Monday, July 26, 2010

1419 Flt - Wizards in Afghanistan's Green Zone

28 (Army Cooperation) Squadron B Flight arrived at Bastion Airfield in late May 2010. Following many detachments in Iraq over the past 5 years, this was their first taste of Afghanistan. They arrived with the bit between their teeth and were raring to get stuck into the new adventure ahead, albeit the crews were a little apprehensive given the environment which they found themselves in. Following the initial mandatory admin procedures and a very long day sitting on a hot rifle range, the aircrew from RAF Benson in Oxfordshire took to the skies and flew towards the green zone for the first time.

45 degree ambient temperatures mean that the cockpit and cabin of the aircraft is around 50 degrees. Add safety equipment, thermal fire protection, gloves and helmet and the result is some very hot and sweaty individuals. A great deal of water is consumed during any shift by the crews.

Loadmaster Sergeant Jock Forrester mans the general purpose machine gun (GPMG) on a Merlin helicopter.
Photo: Crown Copyright/MOD 2010

Landing sites in Helmnd Province vary dramatically between purpose-built, football pitch sized, tarmac areas to dust bowls; pilots regularly carry out the final stages of approaches almost blind. There are landing sites in the green zone with trees all around and there are landing sites on the pinnacles of mountains resulting in few hovering references for the handling pilots whilst operating at the limits of the aircrafts performance. All of the sites have their own challenges and the complexities encountered when landing within them cannot be understated or taken for granted at any time.

On the rare occasion that the Merlin can’t make it in to a landing site due to inclement weather or unserviceability then another helicopter and another crew will pick up the slack highlighting that the Joint Force Element which is operating in Helmand including RAF, Army and Navy works, and works incredibly well.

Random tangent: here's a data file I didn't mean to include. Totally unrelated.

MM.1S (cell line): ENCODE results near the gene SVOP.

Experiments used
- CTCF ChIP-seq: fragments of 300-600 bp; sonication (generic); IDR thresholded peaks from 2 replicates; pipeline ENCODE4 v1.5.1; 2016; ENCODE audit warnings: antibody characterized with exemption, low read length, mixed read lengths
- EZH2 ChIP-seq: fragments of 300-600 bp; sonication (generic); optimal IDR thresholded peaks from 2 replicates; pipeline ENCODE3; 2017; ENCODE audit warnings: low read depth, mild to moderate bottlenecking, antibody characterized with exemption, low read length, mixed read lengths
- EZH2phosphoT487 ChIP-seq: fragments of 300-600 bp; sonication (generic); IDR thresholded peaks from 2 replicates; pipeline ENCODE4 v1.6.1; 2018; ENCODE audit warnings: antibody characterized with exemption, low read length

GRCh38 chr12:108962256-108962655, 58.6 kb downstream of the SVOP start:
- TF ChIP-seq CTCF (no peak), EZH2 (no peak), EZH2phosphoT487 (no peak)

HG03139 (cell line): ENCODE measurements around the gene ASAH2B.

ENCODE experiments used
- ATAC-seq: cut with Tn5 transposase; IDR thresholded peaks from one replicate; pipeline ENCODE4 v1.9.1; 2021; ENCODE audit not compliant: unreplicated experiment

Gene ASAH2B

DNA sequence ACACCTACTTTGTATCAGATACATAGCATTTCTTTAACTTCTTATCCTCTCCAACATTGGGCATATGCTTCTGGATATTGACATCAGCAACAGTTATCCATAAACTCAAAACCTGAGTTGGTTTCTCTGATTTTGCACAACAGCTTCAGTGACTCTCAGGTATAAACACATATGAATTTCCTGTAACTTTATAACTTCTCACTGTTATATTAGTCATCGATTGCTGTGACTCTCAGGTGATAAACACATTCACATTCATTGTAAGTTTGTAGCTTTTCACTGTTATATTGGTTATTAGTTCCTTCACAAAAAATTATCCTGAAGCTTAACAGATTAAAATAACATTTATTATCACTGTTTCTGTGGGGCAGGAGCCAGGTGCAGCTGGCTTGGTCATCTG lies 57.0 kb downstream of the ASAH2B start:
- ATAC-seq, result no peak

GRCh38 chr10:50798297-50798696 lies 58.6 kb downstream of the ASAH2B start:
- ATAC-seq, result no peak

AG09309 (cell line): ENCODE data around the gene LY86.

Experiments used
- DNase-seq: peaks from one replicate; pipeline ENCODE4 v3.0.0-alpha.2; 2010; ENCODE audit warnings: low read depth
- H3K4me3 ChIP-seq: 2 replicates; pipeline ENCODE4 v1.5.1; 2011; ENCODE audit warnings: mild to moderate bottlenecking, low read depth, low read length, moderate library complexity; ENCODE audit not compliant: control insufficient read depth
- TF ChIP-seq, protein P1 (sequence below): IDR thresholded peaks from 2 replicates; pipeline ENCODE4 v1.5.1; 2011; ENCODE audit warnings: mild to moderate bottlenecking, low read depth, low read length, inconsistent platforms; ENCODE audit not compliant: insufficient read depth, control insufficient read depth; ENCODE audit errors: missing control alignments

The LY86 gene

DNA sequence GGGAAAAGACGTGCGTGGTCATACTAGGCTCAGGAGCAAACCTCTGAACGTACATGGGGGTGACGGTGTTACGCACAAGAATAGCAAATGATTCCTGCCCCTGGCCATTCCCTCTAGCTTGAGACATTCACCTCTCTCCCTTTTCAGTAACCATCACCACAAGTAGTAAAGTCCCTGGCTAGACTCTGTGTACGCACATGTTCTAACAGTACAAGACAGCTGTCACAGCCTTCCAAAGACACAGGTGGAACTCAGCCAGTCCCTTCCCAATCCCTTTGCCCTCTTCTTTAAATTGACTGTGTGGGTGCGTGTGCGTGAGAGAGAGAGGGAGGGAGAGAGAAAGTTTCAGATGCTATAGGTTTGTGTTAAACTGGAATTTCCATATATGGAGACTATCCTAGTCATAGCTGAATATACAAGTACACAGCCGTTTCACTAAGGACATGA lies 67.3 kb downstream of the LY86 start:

The Flight Engineers have worked 12 hour shifts every day since arriving in theatre. They have the unenviable task of trying to maintain the Merlin helicopters which are being flown in the most unforgivable of environments. The dust intake, the high altitude and the challenging flying puts a great strain on the Merlin, yet day after day the engineering force of 1419 Flt produce serviceable aircraft to operate with.

A Merlin lands at a FOB
Photo: Maj Paul Smyth/MOD

The squadron has had a detachment in Afghanistan fraught with the ‘expected’ unforeseen issues that arise during such a venture. They have worked every day in the heat and the dust and have achieved everything that they have been tasked with and more. The engineers have worked for 10 weeks without a whole day off. It is now time to go home, reunite with loved ones and enjoy some well deserved time off. As B Flight hand over to C Flight this week they reflect on a job well done.

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